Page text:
March 18th, 2009

wart

Twitterpated

  • 13:25 I'm wearing green! Of course, it's a Pixies shirt, and I think pixies are of Scottish origin. #
  • 13:31 So, I guess China will own the United States pretty soon. #
  • 14:12 The Populism interpretation of "The Wizard of Oz" will never die! tinyurl.com/cclt3t #
  • 16:11 Why is a rooster crowing at this time of day? Doesn't he know he's supposed to herald the dawn? #
  • 18:18 Boob claw machine tinyurl.com/d4x5yj #
  • 18:28 Breaking news: Pat Boone is still an asshole. tinyurl.com/cuuuhj #
  • 18:58 @eehouls Oh, crap! It's a genetically mutated ant-elf! Hide the children! #
  • 21:06 Randy Travis looks a little like Lyle Lovett. And he's apparently homophobic as well. #
  • 21:40 American Idol has gotten too self-referential. #
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wart

The Tale of the Pokey Man

Today's video game topic is: Pokémon.



Pokémon was at the height of its popularity in the States around the time I was in college, and I never really got into it. I liked the basic idea, but I found the Pokémon constantly repeating their own names to be rather irritating. I had a lot of online friends and acquaintances who were into it, though, so I had a basic working knowledge of the phenomenon. And I worked at a toy store for part of that time, so I saw a LOT of Pokémon toys of widely varying quality, as well as the inevitable rip-offs like Digimon. I eventually got around to playing one of the games (specifically Pokémon Yellow, the first one that lets you start out with Pikachu), and thought it was enjoyable. Besides, at least I knew enough not to pronounce it "pokey man." I mean, seriously, where were those people coming up with that short A sound?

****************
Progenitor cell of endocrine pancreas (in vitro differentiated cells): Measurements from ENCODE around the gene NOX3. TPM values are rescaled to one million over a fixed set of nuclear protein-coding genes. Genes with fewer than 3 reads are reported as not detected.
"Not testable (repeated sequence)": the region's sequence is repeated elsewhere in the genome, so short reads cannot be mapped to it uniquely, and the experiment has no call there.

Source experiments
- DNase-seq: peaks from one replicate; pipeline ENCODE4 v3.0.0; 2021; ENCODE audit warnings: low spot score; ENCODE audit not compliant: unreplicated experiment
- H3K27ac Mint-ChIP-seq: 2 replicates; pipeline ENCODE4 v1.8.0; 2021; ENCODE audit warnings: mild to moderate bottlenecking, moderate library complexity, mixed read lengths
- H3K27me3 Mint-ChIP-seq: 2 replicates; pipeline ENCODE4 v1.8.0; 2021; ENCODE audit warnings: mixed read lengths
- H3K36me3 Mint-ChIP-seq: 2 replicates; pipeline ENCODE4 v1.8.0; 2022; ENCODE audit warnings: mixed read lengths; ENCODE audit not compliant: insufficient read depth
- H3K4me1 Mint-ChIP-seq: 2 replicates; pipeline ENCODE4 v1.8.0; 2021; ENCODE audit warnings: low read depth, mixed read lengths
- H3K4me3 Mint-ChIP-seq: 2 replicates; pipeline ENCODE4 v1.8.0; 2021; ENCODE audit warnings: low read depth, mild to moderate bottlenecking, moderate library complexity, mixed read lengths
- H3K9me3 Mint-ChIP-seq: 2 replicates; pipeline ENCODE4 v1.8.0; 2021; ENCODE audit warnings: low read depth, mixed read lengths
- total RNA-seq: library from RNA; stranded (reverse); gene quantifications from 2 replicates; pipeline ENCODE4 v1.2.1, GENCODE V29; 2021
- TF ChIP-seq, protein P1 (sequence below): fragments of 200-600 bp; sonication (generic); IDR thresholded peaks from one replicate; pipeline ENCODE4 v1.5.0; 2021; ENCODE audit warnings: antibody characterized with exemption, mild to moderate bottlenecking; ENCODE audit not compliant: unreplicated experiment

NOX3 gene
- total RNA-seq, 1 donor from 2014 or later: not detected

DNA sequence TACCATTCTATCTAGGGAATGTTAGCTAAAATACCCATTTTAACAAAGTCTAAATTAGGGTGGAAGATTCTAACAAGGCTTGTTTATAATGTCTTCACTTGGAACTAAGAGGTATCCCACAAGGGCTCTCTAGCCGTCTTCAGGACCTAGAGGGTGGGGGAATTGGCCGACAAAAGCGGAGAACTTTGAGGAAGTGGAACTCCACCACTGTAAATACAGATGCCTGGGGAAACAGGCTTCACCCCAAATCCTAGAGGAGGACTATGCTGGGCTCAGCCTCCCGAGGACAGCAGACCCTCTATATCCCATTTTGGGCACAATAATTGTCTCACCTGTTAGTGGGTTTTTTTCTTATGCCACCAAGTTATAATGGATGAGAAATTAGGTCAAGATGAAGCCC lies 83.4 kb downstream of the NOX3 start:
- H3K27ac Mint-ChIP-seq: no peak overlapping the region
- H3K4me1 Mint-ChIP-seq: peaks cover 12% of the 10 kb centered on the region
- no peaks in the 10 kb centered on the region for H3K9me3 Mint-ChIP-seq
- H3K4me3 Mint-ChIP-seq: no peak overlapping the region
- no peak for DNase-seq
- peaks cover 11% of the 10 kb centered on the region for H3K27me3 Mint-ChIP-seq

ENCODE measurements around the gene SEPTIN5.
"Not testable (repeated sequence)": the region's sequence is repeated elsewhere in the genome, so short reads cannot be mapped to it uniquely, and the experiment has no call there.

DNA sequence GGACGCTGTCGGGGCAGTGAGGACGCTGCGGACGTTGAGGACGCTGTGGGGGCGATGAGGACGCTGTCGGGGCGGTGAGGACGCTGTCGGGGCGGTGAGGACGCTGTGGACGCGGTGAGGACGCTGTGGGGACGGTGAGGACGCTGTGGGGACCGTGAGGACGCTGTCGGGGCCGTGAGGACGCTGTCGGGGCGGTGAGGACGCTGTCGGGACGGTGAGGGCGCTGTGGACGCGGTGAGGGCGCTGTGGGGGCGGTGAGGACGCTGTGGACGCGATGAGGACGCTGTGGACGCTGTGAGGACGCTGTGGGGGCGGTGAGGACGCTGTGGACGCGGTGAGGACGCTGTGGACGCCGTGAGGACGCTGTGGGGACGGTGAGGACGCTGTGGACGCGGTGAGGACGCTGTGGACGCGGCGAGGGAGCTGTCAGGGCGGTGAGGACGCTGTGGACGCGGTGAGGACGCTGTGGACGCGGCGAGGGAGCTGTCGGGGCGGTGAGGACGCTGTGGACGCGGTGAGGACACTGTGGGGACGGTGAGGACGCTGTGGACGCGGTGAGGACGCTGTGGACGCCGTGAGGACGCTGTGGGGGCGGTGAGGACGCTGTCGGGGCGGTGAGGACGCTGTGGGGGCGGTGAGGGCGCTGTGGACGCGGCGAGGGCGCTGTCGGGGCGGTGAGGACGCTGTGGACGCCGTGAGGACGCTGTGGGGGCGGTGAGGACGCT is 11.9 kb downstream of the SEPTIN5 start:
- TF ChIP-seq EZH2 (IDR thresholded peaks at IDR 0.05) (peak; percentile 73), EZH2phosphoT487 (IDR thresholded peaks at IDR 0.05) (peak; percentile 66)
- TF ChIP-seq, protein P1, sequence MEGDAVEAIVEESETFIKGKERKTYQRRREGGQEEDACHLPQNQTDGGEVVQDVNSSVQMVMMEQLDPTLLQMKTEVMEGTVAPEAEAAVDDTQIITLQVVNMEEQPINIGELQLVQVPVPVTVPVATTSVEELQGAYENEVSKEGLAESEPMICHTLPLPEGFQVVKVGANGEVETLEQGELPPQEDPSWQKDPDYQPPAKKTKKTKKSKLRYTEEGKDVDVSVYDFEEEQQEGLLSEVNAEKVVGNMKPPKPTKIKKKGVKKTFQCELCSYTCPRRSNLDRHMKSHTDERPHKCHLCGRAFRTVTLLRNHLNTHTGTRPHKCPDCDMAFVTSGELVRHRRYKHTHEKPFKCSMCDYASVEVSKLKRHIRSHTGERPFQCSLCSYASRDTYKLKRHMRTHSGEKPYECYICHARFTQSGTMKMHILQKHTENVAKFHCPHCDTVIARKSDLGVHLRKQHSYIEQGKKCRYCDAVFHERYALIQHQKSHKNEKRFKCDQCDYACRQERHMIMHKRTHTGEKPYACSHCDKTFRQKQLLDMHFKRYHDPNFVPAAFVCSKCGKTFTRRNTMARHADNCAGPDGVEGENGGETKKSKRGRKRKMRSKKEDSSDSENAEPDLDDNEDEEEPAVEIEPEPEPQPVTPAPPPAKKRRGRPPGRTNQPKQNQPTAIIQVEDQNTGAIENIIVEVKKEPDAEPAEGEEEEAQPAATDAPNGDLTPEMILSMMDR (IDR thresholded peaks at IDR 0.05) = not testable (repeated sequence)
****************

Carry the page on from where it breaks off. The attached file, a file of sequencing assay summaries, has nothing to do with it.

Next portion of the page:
The main idea behind Pokémon was that trainers wandered the world (which was presumably a different world than ours, yet Pokémon Yellow had references to places like Russia and South America, even though you didn't go to any of them) looking for creatures that they'd capture, train, and get to battle each other. When not in use, the trainers would store them in Pokéballs, and I always had to wonder what happened when the Pokémon went inside of them. Did they have miniature rooms in there? Were they transported to an alternate dimension? Did they lose consciousness? Or were they just trapped in there and totally bored? Pikachu refused to go into a Pokéball, and I have to wonder if that meant he was one of very few with any sense. The main games (I specify "main" because there were about a trillion different spin-offs) were in basic RPG format, except you directed the Pokémon to right rather than doing it yourself. The Dragon Quest Monsters series appropriates the basic format of Pokémon, but I believe the Dragon Quest series let your party obtain monster allies before Pokémon was conceived, so I think the borrowing might well have gone both ways.